For over ten years I have been trying to get in touch with a childhood friend, Katie (Kate, Kathryn) Connolly. About eight years ago, or so, I got her address through her mother and a teacher at the high school where we would have both attended had I not moved the year before. She never wrote back, and the last time I tried, the letter was returned. Our friendship ended on a bitter note, sharply contrasting the sweetness of the friendship to that point. All I’ve wanted since then was to make up for that heartache, but I suspect she’s long forgotten me.

I’ve moved so much in my life that there are countless other people that I occasionally wonder about. People like Susan, my friend who lived down the street with whom I saw (and was frightened by) Michael Jackson’s Thriller video. Joanna Mullins — my first serious crush in junior high school. Dan Nietz — my best friend in high school with whom I lost contact after he got married (although my Dad says he’s seen him around town and gave him my email address… not going to hold my breath, though). And there are and will be others.

I used to be very good at writing letters and keeping in contact with everyone, but as I’ve grown older and busier, my life has become too full to keep up with those who are not a part of my routine. Maybe letting go and moving on is a part of what makes us mature adults, or at the very least, numbs the pain of the loss. I guess I haven’t quite figured out how to do that yet.

i want my country back!

I just read Howard Dean’s new book….

Some friends generously gave me a gift certificate to Powell’s Books for my birthday this year, and this weekend I had the opportunity to visit that giant independent bookstore in Portland. I used their gift to purchase a copy of Howard Dean’s new book, You Have the Power, which I just finished reading tonight. It is both educational and inspiring, with the right mix between his reflections on his presidential race and his vision for the revitalization of the Democratic Party. On assuming that Democrats have the African-American vote, Dean writes,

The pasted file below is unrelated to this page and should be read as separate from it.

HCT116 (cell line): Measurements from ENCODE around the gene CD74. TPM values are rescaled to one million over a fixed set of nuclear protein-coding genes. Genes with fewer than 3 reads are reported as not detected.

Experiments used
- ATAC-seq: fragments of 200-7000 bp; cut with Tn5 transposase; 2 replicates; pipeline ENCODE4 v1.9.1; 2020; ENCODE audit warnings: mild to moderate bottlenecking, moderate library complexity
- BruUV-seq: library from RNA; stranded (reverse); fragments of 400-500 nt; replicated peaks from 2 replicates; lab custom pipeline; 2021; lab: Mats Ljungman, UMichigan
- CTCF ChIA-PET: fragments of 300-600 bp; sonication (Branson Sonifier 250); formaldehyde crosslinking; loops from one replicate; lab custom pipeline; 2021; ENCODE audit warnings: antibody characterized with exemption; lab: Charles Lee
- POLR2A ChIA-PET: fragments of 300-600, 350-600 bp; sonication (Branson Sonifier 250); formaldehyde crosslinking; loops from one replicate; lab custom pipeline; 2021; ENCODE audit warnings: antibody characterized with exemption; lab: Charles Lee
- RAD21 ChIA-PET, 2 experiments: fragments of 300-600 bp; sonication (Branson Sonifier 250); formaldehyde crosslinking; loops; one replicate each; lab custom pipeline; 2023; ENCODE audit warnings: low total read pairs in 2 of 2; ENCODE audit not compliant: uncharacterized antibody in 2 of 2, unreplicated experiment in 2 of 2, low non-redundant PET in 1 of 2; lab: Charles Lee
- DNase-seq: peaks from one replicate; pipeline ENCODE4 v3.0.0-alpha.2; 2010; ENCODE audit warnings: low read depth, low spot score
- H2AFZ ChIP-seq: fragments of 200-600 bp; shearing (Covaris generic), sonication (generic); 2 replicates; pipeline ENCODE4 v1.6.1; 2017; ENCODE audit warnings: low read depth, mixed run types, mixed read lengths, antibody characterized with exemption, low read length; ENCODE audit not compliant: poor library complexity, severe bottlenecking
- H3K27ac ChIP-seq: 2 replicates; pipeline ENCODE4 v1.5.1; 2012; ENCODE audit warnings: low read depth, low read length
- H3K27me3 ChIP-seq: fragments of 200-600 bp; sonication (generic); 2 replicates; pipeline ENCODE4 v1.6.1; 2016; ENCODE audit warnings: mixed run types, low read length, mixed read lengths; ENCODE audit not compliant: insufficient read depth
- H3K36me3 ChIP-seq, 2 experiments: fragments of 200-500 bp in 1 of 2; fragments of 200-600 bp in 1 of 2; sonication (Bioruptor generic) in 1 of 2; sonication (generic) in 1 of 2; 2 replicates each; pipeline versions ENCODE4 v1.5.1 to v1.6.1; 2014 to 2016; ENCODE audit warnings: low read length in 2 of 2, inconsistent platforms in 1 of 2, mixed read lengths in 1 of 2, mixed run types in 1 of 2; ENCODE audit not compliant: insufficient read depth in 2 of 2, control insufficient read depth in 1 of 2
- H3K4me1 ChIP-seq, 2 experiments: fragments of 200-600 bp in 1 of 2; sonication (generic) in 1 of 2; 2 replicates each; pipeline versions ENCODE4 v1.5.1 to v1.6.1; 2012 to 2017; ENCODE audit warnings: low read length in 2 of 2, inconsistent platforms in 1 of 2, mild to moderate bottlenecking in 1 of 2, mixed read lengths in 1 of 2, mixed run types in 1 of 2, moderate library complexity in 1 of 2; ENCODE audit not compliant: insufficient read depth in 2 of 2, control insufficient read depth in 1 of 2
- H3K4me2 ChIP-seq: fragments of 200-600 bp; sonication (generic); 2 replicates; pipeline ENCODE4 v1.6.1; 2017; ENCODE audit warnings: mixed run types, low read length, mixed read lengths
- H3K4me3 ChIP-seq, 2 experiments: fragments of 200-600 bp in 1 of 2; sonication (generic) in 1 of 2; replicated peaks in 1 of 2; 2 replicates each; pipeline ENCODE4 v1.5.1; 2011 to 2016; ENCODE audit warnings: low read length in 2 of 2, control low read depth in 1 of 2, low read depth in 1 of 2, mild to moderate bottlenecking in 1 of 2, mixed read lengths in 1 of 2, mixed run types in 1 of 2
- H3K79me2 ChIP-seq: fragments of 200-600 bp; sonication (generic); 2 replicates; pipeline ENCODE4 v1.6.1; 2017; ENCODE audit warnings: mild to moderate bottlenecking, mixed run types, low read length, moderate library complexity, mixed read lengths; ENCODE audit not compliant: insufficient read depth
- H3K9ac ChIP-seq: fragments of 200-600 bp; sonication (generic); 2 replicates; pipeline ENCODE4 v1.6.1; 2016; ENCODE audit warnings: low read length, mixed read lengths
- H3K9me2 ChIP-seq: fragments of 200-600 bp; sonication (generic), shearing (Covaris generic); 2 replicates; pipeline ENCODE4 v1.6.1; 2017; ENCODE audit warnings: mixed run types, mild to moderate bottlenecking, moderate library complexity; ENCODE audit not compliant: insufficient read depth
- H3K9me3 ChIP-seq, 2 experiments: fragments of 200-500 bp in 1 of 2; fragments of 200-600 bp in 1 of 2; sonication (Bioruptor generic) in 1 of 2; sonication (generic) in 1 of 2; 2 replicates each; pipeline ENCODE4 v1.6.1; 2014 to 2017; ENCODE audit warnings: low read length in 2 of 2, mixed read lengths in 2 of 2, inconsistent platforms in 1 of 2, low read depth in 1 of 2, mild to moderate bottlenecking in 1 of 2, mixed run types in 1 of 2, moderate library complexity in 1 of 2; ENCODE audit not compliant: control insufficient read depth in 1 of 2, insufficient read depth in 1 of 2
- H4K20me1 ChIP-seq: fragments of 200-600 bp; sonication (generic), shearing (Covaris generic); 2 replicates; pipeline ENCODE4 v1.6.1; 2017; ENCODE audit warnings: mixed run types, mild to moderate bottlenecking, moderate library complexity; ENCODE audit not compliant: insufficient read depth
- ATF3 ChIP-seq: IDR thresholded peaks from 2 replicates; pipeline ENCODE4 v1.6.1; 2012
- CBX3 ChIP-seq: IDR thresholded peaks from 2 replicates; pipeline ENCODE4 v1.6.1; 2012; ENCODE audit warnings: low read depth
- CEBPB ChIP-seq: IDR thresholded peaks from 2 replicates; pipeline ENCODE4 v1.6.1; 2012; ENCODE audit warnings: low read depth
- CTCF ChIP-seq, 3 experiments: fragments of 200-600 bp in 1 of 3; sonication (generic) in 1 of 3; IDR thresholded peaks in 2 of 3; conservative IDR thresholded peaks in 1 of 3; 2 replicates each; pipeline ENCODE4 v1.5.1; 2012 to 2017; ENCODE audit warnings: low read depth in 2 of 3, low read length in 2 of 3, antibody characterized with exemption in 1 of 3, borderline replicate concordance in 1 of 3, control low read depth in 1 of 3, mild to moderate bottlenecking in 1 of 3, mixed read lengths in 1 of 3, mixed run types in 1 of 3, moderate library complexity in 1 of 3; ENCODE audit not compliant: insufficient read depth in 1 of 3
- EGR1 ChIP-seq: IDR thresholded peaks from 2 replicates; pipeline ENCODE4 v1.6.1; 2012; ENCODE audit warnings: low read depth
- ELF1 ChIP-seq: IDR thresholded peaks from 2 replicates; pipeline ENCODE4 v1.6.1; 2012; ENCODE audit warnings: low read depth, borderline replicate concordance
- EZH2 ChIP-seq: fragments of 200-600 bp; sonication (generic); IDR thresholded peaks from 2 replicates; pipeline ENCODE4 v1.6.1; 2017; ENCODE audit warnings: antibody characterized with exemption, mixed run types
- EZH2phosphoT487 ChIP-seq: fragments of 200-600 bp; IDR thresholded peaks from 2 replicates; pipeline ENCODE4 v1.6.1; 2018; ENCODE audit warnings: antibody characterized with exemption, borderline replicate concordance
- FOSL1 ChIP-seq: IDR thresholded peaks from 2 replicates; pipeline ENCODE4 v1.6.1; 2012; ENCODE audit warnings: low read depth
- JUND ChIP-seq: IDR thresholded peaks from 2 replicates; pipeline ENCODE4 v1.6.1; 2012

“The truth is

KY to WA – day four

I woke up feeling somewhat depressed and ready for this trip to be over.

I woke up feeling somewhat depressed and ready for this trip to be over. Part of my depression was in knowing that we would not be in Ellensburg that night, having decided to get a motel room in Yakima instead (all of the rooms in the Super 8 in Ellensburg were booked, and I didn’t know of any other motels that would allow a cat). The other part was that this was the morning of yet another long day of driving.

We stopped at a bagel bakery for breakfast, and then a quick visit to the next door Barnes & Noble cafe for a picture with the Starbucks travel bug and my mocha frappucino. Then it was on to the scenic overlook on the edge of town. It was breathtaking and surreal. I took many pictures.

The landscape of Idaho and Oregon and Washington was stunning, of course, but most of the rest of the day the miles flew by without my hardly noticing the world around me. I was numb to the beauty of the earth, and there is only so much stunning and beautiful landscape one can see before the brain stops assimilating it.

Around two in the afternoon, we stopped in Baker City to find some lunch. We ended up in the downtown area purely by accident, but it was a fortunate accident. The historic downtown is a vibrant commercial area; a throwback to twenty or thirty years ago. We had several lunch options and settled on the historic Geyser Grand Hotel. The food was quite good and inexpensive. The decor was as grand as the name implied. I felt a bit like a character in an Agatha Christie novel, staying at a 1930’s hotel on holiday.

On our way down a mountain near Pendleton, we pulled over for a scenic overlook. It was a little hazy, so we couldn’t see much, but what we could see was quite beautiful. Again, I took several pictures. I wish I had taken more pictures in the early part of the trip. Not too long after that we crossed over into Washington.

Yakima was probably the dullest stop on the journey. The motel was definitely the dingiest, and the food options weren’t particularly enticing. We were both so exhausted we could hardly move enough to explore the town, but we did stop at a Starbucks for another picture with the travel bug. The barristas gave us the sympathy we craved after we told them how far and how long we had been traveling.

what has anna been up to lately?

You may be wondering why all of a sudden this blog got rather quiet. Or not. In any case, I’m going to tell you if you decide to keep on reading this entry.

You may be wondering why all of a sudden this blog got rather quiet. Or not. In any case, I’m going to tell you if you decide to keep on reading this entry. I have wanted to write this entry for three weeks, but since it’s a long story, I haven’t had the time to do so (or the energy when I had the time). Most likely, by the time I actually get to writing it out, it will be much shorter than all of the mental versions of the story and then I’ll feel silly for not having written it already. Speaking of which…